Forget pitch clocks and defensive positioning — the biggest story in baseball right now is the collapse of the regional sports network and what it means for the future of how fans watch games. Change is coming that could affect broadcasts, blackouts and, ultimately, the economic landscape of the sport.
Shortly after the World Series ended in November, MLB hosted its quarterly owners meetings at the commissioner’s office in New York. At their conclusion, commissioner Rob Manfred told media members there had been a long report made to owners about the future of RSNs. He referenced the need to serve both cable subscribers and cord-cutters, praised the league’s new partnerships with streaming services such as Apple and Peacock and predicted “a loosening of that exclusivity” that has long been inherent in lucrative RSN deals.
It was perhaps the least bombastic way he could've announced there might be an impending solution to one of baseball fans’ biggest frustrations.
MLB all but invented streaming. The in-house technology behind MLB.tv was, in many respects, first and first class. But from the outset, blackouts were seen as a structural inevitability. In short, RSNs give teams so much money because they receive the exclusive right to broadcast games in a certain area. Making games available to local fans online would infringe on what the RSNs pay for, so while MLB.tv made streaming games technically possible, the existing economic structures required the service to black out games in local markets, essentially excluding what is literally the target audience. (Additionally, certain pockets of the country are subject to onerous overlapping blackouts, sometimes without the option of watching those games on TV.)
In the two decades since the dawn of MLB.tv, people’s expectations about their ability to watch whatever they want, wherever they want, without the restrictions or rigmarole of traditional television, have exploded. With content consumption increasingly à la carte, blackouts have become a serious barrier in growing the game and chief among fan concerns.
Yet as local television deals grew to constitute an ever larger percentage of teams’ revenue — calculations in 2020 by FiveThirtyEight estimated about 22% of the average team's overall income — the RSN-enabled blackouts seemed intractable. Even as cord cutting became an increasingly looming threat to the cable bubble, it was difficult to see how MLB would make the transition to something equally lucrative and more modern in scope.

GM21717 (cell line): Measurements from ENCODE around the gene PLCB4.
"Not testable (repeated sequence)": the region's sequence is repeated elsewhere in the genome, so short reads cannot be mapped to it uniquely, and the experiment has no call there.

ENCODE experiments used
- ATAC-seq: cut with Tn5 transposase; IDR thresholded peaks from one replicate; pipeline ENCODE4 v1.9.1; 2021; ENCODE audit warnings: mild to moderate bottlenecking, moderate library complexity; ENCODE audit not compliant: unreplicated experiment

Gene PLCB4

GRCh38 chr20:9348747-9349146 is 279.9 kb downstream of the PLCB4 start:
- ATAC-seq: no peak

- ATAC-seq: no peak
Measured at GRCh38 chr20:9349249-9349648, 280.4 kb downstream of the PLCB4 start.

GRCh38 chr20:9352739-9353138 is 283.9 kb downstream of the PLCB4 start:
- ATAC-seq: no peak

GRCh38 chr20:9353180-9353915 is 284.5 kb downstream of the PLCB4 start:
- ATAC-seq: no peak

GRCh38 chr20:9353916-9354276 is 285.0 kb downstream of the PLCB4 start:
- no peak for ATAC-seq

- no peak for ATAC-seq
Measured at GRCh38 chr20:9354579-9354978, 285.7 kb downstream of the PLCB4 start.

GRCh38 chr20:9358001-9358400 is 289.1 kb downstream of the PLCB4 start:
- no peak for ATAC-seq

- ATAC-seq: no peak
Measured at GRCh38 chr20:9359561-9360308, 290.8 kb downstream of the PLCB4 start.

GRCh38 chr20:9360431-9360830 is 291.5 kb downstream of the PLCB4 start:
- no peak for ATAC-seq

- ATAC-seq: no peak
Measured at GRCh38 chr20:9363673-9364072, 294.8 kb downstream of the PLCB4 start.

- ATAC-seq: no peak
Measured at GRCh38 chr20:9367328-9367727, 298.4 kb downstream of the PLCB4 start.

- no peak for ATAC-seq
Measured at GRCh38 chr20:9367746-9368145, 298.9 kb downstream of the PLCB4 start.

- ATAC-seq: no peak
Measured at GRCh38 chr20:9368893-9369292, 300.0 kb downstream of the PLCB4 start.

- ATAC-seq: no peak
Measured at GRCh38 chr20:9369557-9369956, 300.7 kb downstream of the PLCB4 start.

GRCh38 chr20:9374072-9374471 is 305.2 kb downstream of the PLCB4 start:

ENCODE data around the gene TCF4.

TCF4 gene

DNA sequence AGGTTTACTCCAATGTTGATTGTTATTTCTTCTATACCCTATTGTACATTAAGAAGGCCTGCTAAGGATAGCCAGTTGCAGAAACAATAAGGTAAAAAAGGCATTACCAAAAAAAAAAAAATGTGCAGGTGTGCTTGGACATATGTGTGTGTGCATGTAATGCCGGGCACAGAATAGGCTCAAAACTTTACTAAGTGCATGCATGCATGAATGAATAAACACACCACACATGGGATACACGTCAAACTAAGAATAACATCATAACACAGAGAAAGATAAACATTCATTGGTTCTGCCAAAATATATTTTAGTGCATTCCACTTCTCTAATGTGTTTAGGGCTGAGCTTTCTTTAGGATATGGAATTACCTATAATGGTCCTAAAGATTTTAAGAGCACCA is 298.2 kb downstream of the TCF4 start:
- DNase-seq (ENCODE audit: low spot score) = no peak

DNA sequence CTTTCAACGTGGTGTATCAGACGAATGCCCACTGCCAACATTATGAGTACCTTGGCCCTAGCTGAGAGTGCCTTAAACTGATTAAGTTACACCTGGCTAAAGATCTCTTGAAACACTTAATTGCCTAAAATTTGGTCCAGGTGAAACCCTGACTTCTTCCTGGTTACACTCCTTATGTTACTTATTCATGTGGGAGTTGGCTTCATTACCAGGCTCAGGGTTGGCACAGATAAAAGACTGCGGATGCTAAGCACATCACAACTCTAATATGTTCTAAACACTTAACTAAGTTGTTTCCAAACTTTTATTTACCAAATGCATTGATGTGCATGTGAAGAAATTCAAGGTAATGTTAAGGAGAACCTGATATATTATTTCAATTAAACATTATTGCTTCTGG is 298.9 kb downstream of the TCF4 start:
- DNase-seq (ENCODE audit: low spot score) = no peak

In December, at baseball’s annual winter meetings, Manfred doubled down on his allusion to some forthcoming solution to the exclusivity issue. In January, the league announced it had hired an RSN veteran for the newly created role of executive vice president of local media, responsible for “overseeing MLB’s management and distribution of local media rights.”
Less than a month later, Diamond Sports Group — which viewers know as Bally Sports and which airs games for 14 MLB teams — missed an interest payment, triggering a 30-day grace period and seen largely as a harbinger of bankruptcy. The company is facing financial difficulties because of both the exodus of cord-cutters and the sheer amount of debt taken on by Sinclair — of which DSG is essentially a subsidiary — when it purchased the bundle of RSNs in 2019.
At that time, MLB bid for the rights that ultimately went to Sinclair/DSG for what the league somewhat presciently deemed too steep a price, and it has been monitoring the situation ever since. It's not lost on the league that bankruptcy for DSG, while introducing an uncomfortable level of uncertainty in the near term, could allow MLB to begin to remake its broadcast options to fit a more modern market.
Indeed, Manfred said as much at news conferences to kick off spring training in both Arizona and Florida.
“I think our aggressiveness with respect to stepping in in the event that Bally's can’t broadcast was driven in part by the fact that we saw it as an opportunity to fix this blackout problem,” he said two weeks ago in Florida.